In order to celebrate the 245th birthday of the US, I decided to watch 10 films over the weekend that are related to the patriotism of the founding fathers and of Americans on a whole. On Monday, I will culminate this series with something connected to a very special project that I have been working on over the past few months… stay tuned…
Number of Times Seen – At least 10 times (TV, Video, DVD, 26 Jun 2007, 17 Nov 2013, 28 Aug 2016 and 29 Aug 2019 and 4 Jul 2021)
Brief Synopsis – A sheriff on a New England island must deal with saving the townspeople and summer vacationers when a shark is discovered in the vicinity on July 4th weekend.
My Take on it – Such an amazing film that is set perfectly around Independence Day weekend.
Even after 46 years, the movie is still thrilling to watch over and over again because of the expert way that Steven Spielberg shot it.
The musical score by John Williams also adds so much tension to the film and has become one of the most well known scores in history because it is so eerie and menacing.
Roy Scheider is perfectly cast in the lead role and is helped by Richard Dreyfuss and Robert Shaw in order to give us three heroes who all have the same goals yet each has a different idea of how to get there.
The choice to not show the shark itself until far into the movie is great because it adds so much tension and suspense to things as the audience eagerly awaits its appearance.
The low camera shots makes the viewer believe that they too are right there at water level with the characters and that also makes things even more tense to watch unfold.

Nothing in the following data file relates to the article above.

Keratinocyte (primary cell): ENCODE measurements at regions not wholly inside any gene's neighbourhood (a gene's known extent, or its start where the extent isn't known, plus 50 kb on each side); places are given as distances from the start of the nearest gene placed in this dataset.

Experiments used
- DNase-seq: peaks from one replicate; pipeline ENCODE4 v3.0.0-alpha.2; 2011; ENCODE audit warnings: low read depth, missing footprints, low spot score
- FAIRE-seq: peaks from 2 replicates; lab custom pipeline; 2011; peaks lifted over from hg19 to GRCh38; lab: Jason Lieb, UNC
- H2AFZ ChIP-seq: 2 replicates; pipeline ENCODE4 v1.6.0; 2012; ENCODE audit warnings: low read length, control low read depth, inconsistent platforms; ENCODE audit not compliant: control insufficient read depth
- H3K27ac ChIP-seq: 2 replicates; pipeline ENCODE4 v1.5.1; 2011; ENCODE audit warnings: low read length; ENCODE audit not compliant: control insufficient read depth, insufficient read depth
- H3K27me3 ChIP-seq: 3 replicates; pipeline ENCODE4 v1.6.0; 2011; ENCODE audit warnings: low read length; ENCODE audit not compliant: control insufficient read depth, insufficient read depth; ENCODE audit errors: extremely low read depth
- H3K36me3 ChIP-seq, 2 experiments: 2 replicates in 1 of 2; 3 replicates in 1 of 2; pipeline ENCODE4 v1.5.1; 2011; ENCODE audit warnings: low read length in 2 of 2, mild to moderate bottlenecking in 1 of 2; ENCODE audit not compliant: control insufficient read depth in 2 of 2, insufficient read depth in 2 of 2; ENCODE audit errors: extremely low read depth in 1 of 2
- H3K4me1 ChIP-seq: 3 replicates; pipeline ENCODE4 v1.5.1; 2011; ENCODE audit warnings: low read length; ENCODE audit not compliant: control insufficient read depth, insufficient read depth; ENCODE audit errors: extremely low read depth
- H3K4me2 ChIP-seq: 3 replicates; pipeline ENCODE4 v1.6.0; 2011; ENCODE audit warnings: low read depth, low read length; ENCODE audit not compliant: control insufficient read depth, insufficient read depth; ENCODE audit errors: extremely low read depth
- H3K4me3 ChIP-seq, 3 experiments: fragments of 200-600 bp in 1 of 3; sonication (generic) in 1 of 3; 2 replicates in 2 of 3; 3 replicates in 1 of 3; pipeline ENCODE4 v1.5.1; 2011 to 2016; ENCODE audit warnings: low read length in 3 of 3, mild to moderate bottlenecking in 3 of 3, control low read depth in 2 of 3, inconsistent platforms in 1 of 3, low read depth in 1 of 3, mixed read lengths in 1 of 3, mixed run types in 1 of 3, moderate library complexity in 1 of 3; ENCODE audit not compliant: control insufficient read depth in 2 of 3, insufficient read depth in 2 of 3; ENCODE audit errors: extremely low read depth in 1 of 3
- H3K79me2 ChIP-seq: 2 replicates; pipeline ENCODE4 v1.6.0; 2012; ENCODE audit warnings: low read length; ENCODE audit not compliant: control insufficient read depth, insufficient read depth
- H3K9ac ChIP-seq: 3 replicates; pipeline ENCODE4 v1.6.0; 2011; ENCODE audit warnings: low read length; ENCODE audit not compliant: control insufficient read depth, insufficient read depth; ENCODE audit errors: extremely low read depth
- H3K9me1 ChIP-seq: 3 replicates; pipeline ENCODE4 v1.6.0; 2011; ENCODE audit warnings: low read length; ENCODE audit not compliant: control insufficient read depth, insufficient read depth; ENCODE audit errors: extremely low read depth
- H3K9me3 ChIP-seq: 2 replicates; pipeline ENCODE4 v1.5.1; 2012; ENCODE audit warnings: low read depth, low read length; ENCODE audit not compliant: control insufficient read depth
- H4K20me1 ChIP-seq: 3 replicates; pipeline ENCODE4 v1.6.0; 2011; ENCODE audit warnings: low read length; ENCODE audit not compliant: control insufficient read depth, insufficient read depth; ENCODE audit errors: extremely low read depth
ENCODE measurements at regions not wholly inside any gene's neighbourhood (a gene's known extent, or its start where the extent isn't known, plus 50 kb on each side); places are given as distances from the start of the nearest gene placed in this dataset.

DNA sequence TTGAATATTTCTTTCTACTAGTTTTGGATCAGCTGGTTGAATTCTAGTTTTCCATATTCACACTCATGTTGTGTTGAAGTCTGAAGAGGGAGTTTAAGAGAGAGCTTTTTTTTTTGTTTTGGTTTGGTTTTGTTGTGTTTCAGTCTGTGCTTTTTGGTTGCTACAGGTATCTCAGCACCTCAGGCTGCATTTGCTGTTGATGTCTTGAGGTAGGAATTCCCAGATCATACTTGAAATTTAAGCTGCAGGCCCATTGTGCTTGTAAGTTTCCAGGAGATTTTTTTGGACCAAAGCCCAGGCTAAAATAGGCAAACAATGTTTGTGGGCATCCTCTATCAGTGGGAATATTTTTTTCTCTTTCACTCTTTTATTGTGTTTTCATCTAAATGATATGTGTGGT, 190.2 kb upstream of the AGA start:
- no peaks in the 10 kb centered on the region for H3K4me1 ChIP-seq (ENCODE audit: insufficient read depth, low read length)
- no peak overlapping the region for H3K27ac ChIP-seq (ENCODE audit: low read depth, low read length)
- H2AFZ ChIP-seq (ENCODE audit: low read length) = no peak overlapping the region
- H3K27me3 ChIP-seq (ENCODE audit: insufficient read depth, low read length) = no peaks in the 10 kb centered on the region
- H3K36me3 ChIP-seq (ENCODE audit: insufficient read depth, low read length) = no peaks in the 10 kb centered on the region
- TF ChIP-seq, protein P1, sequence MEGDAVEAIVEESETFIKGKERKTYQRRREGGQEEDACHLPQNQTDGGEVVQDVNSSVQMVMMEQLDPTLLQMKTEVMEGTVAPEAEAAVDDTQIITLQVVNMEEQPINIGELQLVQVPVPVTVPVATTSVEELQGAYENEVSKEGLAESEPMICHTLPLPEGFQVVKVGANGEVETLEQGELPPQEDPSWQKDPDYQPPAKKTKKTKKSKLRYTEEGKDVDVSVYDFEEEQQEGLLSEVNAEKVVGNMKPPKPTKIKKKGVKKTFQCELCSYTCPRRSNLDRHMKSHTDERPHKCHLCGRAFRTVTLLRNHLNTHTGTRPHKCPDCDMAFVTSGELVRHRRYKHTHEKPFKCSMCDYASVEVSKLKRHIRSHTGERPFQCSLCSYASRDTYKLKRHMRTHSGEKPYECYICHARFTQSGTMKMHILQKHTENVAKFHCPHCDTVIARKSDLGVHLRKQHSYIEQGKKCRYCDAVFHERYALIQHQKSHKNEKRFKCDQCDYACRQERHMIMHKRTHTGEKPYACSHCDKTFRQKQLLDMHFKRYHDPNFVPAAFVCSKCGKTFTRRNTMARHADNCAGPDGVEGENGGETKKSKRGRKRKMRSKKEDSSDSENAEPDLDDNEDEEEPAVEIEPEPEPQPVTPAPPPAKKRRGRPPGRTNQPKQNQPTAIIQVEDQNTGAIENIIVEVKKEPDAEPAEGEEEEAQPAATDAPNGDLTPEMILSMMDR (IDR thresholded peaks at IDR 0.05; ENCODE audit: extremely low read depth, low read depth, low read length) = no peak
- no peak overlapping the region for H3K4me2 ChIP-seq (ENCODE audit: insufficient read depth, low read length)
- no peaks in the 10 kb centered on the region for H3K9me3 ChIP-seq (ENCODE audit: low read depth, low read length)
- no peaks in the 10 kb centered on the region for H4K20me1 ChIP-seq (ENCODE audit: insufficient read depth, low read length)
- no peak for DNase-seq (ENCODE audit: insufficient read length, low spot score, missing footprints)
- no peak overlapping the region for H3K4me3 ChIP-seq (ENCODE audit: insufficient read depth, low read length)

This also adds a scary effect that would make anyone worried to actually go swimming in the ocean after watching this film.
Highly Highly Recommended!
MovieRob’s Favorite Trivia – The original scene of Alex Kintner’s death called for a doll of Alex to be floating among the bathers, then the shark would jump out of the water and grab the doll and raft in its mouth. But as was typical of the mechanical shark, it didn’t function properly. It would either come out of the water too high, not high enough or totally miss the raft. Finally, the shark succeeded in grabbing the raft, and in doing so, rolled over on its side, much like a real shark would do. This is the take Spielberg decided to use. However, the producers were concerned that the image of the shark with Alex in its mouth was too disturbing and might jeopardize the film’s PG rating. Therefore, Spielberg and editor Verna Fields trimmed the beginning of the shot so only the shark’s fins are briefly seen as it flips over. (From IMDB)
Rating – Oscar Worthy (10/10) (no change from original review)
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